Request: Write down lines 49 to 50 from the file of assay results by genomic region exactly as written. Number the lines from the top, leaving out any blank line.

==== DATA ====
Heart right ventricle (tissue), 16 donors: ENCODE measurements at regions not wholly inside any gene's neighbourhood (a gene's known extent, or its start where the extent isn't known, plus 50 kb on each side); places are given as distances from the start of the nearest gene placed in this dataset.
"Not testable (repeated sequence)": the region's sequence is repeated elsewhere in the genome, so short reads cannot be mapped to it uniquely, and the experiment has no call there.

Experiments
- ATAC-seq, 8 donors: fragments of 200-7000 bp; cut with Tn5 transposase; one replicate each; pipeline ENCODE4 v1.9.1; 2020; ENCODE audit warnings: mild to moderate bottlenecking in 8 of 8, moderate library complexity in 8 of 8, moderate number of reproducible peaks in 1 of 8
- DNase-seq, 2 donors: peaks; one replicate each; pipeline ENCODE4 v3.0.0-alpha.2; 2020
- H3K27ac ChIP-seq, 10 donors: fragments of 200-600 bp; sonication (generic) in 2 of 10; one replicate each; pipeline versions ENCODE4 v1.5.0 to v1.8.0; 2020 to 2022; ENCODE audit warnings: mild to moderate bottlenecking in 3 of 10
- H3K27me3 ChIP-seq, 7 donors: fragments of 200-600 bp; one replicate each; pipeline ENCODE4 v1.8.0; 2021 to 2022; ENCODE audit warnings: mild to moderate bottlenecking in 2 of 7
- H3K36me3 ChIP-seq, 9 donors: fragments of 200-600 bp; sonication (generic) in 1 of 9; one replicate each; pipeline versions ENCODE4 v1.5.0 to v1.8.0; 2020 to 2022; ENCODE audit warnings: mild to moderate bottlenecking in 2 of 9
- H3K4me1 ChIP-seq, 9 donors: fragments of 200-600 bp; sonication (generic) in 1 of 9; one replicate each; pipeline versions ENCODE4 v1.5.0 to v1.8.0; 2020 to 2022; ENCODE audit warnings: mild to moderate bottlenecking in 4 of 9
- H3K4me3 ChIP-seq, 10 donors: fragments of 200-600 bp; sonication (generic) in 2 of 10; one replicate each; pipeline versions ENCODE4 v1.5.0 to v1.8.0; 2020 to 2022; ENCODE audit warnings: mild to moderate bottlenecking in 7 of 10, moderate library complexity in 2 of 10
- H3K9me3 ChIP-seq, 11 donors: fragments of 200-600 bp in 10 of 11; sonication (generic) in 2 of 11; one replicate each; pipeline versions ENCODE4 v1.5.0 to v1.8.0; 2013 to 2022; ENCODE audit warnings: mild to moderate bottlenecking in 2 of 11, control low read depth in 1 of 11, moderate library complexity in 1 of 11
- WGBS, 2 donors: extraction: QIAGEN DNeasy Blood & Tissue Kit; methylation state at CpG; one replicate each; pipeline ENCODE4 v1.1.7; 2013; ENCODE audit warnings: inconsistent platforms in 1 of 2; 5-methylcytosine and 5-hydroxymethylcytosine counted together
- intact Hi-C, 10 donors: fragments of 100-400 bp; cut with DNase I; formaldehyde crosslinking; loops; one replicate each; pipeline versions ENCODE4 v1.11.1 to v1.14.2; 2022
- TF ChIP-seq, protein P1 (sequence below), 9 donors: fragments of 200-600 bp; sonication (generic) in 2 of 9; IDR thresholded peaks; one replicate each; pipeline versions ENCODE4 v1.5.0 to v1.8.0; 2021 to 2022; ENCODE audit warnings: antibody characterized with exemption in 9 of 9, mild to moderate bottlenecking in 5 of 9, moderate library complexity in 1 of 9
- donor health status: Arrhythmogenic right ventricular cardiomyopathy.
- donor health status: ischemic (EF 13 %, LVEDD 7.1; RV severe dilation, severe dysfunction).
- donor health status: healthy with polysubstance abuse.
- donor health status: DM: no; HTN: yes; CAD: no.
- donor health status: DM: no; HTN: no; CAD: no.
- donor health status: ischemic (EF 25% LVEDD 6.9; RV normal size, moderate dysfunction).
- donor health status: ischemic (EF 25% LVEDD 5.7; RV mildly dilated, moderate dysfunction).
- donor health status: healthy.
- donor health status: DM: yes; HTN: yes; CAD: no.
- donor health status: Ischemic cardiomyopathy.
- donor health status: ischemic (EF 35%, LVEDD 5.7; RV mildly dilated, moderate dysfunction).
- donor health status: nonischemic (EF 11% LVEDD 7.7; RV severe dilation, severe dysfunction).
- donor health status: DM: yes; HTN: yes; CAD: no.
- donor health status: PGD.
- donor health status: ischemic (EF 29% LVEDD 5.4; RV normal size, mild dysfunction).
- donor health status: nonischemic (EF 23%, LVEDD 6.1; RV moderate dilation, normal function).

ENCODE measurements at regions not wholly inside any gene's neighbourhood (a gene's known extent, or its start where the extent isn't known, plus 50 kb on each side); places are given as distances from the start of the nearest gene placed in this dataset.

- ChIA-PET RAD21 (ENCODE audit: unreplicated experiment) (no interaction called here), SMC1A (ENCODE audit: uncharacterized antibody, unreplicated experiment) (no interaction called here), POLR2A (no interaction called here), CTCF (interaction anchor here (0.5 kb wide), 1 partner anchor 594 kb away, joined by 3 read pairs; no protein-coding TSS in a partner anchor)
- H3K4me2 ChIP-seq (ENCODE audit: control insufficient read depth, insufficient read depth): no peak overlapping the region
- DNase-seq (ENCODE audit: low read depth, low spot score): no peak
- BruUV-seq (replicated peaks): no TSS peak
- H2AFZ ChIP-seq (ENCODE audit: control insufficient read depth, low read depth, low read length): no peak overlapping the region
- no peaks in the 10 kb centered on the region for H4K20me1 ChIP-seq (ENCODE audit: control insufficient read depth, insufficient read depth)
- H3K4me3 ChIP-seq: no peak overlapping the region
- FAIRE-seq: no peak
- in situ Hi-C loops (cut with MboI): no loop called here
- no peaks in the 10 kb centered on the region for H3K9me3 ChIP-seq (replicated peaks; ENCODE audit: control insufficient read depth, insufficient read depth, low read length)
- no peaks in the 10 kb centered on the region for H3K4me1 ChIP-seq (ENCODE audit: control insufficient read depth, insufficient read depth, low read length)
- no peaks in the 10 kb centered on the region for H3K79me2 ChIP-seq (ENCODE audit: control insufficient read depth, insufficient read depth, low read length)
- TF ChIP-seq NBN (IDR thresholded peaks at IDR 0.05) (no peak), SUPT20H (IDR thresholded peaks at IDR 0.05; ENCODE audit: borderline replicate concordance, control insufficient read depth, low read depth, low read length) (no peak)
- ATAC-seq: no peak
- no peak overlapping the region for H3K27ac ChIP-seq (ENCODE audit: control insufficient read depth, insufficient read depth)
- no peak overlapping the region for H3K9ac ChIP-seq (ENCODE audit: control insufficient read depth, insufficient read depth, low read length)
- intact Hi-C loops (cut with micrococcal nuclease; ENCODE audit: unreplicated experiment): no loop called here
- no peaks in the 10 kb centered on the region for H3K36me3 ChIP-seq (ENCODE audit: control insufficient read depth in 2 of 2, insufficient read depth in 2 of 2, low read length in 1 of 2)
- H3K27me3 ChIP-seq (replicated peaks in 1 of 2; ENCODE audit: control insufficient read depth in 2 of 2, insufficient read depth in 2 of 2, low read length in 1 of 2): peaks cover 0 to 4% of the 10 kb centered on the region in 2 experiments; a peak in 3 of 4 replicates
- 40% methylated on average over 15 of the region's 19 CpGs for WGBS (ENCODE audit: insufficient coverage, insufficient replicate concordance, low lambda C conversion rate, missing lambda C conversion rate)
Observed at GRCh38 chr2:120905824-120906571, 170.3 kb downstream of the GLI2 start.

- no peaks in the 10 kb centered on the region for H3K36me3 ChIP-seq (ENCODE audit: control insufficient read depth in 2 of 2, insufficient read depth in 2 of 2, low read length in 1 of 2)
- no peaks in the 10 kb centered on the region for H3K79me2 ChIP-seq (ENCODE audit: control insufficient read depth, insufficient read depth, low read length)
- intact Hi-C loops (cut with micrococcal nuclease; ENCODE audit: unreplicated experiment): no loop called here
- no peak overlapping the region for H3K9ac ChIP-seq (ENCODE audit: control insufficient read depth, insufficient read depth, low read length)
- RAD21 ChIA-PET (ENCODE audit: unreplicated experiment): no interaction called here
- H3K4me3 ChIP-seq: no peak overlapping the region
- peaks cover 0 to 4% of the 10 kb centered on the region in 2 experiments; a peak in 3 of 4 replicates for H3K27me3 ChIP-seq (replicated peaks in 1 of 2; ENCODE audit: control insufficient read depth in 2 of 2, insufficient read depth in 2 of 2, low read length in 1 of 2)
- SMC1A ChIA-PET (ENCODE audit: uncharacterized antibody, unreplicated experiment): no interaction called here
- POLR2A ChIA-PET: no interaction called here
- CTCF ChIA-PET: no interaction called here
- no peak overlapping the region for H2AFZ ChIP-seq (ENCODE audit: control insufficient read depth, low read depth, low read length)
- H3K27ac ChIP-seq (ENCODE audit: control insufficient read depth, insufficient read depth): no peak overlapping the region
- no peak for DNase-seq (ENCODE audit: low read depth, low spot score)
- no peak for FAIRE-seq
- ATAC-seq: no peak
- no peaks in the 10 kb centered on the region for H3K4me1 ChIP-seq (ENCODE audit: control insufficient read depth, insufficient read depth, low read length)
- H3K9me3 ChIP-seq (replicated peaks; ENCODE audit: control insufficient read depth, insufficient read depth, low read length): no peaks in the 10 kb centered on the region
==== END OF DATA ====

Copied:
- no peaks in the 10 kb centered on the region for H3K36me3 ChIP-seq (ENCODE audit: control insufficient read depth in 2 of 2, insufficient read depth in 2 of 2, low read length in 1 of 2)
- H3K27me3 ChIP-seq (replicated peaks in 1 of 2; ENCODE audit: control insufficient read depth in 2 of 2, insufficient read depth in 2 of 2, low read length in 1 of 2): peaks cover 0 to 4% of the 10 kb centered on the region in 2 experiments; a peak in 3 of 4 replicates